nep-gth New Economics Papers
on Game Theory
Issue of 2007‒10‒20
thirteen papers chosen by
Laszlo A. Koczy
University of Maastricht

  1. Multi-Choice Total Clan Games: Characterizations ansd Solution Concepts By Branzei, R.; Llorca, N.; Sanchez-Soriano, J.; Tijs, S.H.
  2. Games on lattices, multichoice games and the Shapley value: a new approach By Michel Grabisch; Fabien Lange
  3. The truncated core for games with limited aspirations By Anne van den Nouweland
  4. Agri-environmental auctions with synergies By Sandra Saïd; Sophie Thoyer
  5. Attitude toward imprecise information By Thibault Gajdos; Jean-Marc Tallon; Jean-Christophe Vergnaud; Takashi Hayashi
  6. Joint Hub Network Development By Cruijssen, F.C.A.M.; Borm, P.E.M.; Dullaert, W.; Hamers, H.J.M.
  7. Environmental lobbying with imperfect monitoring of environmental quality By Beard, Rodney; Mallawaarachchi, Thilak; Salerno, Gillian
  8. Many-to-One Matching when Colleagues Matter By Pablo Revilla
  9. Do binding agreements solve the social dilemma? By Emmanuel Sol; Sylvie Thoron; Marc Willinger
  10. Efficient and Stable Collective Choices under Gregarious Preferences By Jordi Massó; Antonio Nicolò
  11. The optimality of optimal punishments in Cournot supergames By Azacis, Helmuts; Collie, David R.
  12. Wage Flexibility in Ongoing Employment Relations - An Experiment with a Stochastic Labor Market - By Siegfried K. Berninghaus; Sabrina Bleich; Werner Gueth
  13. Unforeseen Contingency and Renegotiation with Asymmetric Information By Jihong Lee

  1. By: Branzei, R.; Llorca, N.; Sanchez-Soriano, J.; Tijs, S.H. (Tilburg University, Center for Economic Research)
    Abstract: This paper deals with a new class of multi-choice games, the class of multi- choice total clan games. The structure of the core of a multi-choice clan game is explicitly described. Furthermore, characterizations of multi-choice total clan games are given and bi-monotonic allocation schemes related to players' levels are introduced for such games. It turns out that some elements in the core of a multi- choice total clan game are extendable to such bi-monotonic allocation schemes via suitable compensation-sharing rules on the domain of multi-choice (total) clan games.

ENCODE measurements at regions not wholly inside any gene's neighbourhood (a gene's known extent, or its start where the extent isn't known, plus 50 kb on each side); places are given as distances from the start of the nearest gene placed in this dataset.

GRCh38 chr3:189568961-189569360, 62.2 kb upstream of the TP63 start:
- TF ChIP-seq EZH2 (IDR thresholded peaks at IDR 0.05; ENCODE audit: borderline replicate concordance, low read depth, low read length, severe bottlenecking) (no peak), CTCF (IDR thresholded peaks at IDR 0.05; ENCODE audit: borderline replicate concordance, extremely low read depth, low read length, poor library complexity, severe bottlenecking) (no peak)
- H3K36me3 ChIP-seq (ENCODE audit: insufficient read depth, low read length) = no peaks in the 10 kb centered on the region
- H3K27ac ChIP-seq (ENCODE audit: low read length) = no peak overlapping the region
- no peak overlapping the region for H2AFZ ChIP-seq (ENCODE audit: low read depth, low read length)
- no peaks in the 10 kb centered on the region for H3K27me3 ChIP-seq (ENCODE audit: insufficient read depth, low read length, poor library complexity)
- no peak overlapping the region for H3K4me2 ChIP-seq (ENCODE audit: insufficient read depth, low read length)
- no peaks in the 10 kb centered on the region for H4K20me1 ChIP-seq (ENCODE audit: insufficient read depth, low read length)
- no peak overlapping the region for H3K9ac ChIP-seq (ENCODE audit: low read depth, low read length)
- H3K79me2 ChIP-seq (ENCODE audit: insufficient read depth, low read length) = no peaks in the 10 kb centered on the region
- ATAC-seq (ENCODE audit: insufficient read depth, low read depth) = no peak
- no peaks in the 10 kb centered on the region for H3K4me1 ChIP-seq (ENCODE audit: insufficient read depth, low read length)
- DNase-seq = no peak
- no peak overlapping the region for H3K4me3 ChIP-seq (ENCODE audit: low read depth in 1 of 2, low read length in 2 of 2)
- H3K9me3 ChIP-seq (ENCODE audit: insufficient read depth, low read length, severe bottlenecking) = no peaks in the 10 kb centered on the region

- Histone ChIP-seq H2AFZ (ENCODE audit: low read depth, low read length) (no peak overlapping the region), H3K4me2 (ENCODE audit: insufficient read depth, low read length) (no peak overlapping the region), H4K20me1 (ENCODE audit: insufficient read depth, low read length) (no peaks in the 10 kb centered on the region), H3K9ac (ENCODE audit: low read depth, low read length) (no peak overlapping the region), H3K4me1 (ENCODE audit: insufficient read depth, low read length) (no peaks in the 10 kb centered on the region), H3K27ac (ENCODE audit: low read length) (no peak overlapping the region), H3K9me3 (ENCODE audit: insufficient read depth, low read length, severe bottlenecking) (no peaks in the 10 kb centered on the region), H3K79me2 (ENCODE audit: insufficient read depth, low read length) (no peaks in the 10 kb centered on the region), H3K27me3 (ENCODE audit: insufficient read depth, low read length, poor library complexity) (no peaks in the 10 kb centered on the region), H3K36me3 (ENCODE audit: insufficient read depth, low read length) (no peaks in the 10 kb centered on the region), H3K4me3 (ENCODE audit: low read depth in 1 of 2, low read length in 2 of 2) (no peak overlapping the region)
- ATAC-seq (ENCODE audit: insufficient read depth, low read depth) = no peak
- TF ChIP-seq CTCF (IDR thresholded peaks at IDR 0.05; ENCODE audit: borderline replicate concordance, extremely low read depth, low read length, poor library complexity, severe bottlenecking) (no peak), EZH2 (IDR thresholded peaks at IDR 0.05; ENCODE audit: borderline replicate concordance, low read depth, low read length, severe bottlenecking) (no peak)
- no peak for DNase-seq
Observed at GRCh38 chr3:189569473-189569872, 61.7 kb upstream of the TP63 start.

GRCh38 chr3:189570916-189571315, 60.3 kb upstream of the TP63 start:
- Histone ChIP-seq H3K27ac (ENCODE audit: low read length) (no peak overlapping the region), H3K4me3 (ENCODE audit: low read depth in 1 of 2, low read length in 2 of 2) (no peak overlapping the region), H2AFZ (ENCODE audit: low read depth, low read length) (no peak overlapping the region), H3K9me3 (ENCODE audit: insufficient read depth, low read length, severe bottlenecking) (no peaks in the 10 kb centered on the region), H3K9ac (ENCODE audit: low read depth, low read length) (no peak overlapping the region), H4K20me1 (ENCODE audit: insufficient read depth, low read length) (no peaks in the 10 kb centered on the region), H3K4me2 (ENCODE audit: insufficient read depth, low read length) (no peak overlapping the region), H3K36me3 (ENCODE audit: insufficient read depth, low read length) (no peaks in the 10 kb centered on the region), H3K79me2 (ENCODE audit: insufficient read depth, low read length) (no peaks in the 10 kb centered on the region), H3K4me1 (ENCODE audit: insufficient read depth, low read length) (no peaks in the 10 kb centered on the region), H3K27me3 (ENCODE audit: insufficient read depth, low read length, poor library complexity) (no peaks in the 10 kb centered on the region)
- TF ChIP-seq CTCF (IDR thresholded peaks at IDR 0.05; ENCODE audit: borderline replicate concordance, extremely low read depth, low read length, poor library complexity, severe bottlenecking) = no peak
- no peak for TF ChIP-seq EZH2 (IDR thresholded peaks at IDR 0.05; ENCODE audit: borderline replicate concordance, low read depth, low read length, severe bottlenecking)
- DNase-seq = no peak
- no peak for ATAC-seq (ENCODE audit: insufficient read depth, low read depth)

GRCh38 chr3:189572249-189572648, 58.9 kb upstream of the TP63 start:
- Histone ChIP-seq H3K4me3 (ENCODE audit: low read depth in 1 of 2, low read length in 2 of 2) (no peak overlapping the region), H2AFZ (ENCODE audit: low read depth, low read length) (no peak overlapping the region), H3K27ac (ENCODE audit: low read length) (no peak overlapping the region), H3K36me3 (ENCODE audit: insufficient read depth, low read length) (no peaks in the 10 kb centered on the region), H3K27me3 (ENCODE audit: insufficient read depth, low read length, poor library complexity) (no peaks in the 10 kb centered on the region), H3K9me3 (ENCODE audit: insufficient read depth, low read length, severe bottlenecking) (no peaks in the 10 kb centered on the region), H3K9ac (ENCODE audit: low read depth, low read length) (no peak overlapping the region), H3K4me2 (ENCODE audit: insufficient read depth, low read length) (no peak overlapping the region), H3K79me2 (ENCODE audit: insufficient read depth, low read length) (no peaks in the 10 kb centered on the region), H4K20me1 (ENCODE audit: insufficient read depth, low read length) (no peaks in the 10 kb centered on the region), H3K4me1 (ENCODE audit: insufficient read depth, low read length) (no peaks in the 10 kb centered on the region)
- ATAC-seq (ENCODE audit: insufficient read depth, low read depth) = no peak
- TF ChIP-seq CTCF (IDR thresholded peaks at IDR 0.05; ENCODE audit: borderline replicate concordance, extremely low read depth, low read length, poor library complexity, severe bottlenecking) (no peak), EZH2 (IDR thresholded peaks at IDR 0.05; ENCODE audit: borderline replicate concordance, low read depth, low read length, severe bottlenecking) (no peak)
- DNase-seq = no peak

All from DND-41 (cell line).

Keywords: Multi-choice games;Clan games;Monotonic allocation schemes.
    JEL: C71
    Date: 2007
  2. By: Michel Grabisch (CES - Centre d'économie de la Sorbonne - [CNRS : UMR8174] - [Université Panthéon-Sorbonne - Paris I]); Fabien Lange (CES - Centre d'économie de la Sorbonne - [CNRS : UMR8174] - [Université Panthéon-Sorbonne - Paris I])
    Abstract: Multichoice games have been introduced by Hsiao and Raghavan as a generalization of classical cooperative games. An important notion in cooperative game theory is the core of the game, as it contains the rational imputations for players. We propose two definitions for the core of a multichoice game, the first one is called the precore and is a direct generalization of the classical definition. We show that the precore coincides with the definition proposed by Faigle, and that it contains unbounded imputations, which makes its application questionable. A second definition is proposed, imposing normalization at each level, causing the core to be a convex closed set. We study its properties, introducing balancedness and marginal worth vectors, and defining the Weber set and the pre-Weber set. We show that the classical properties of inclusion of the (pre)core into the (pre)-Weber set as well as their equality remain valid. A last section makes a comparison with the core defined by van den Nouweland et al.
    Keywords: multichoice game ; lattice ; core
    Date: 2007–02
  3. By: Anne van den Nouweland (University of Oregon; University of La Coruña; University of Santiago de Compostela; University of Santiago de Compostela)
    Abstract: We define and study games with limited aspirations. In a game with limited aspirations there are upper bounds on the possible payoffs for some coalitions. These restrictions require adjustments in the definitions of solution concepts. In the current paper we study the effect of the restrictions on the core and define and study the so-called truncated core.
    JEL: C71 C6
    Date: 2007–10–01
  4. By: Sandra Saïd; Sophie Thoyer
    Abstract: Auctions are increasingly used in agri-environmental contracting. However, the issue of synergy effect between agri-environmental measures has been consistently overlooked, both by decision-makers and by the theoretical literature on conservation auction. Based on laboratory experiments, the objective of this paper is to compare the performance of different procurement auction designs (simultaneous, sequential and combinatorial) in the case of multiple heterogeneous units where bidders may potentially want to sell more than one unit and where their supply cost structure displays positive synergies. The comparison is made by using two performance criteria: budget efficiency and allocative efficiency. We also test if performance results are affected by information feedback to bidders after each auction period. Finally we explain performance results by the analysis of bidding behaviour in the three mechanisms.
    Date: 2007–09